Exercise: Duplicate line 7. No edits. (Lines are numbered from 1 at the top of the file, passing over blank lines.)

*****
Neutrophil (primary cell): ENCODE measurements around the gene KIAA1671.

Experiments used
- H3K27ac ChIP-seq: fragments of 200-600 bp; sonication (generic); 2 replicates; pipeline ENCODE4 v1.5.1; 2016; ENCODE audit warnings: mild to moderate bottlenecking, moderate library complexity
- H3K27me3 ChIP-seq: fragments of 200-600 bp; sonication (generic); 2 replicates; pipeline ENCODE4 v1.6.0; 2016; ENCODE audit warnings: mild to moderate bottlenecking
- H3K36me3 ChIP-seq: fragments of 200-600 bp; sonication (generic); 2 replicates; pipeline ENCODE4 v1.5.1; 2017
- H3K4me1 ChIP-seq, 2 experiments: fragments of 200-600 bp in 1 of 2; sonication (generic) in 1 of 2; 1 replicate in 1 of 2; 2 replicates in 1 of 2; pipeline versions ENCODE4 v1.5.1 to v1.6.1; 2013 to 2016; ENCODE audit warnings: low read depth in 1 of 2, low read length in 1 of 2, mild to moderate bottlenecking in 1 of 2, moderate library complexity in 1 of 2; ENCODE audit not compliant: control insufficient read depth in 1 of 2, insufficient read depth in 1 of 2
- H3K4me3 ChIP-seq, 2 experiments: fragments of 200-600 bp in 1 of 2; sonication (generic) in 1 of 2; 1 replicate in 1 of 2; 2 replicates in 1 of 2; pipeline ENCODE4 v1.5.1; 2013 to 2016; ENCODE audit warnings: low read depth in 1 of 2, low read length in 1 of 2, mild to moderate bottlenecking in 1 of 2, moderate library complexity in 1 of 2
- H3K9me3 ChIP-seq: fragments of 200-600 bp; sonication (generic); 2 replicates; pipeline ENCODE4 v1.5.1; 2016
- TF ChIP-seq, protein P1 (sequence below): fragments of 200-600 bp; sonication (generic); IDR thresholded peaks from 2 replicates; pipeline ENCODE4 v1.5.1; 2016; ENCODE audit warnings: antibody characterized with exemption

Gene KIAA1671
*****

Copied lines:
- H3K4me3 ChIP-seq, 2 experiments: fragments of 200-600 bp in 1 of 2; sonication (generic) in 1 of 2; 1 replicate in 1 of 2; 2 replicates in 1 of 2; pipeline ENCODE4 v1.5.1; 2013 to 2016; ENCODE audit warnings: low read depth in 1 of 2, low read length in 1 of 2, mild to moderate bottlenecking in 1 of 2, moderate library complexity in 1 of 2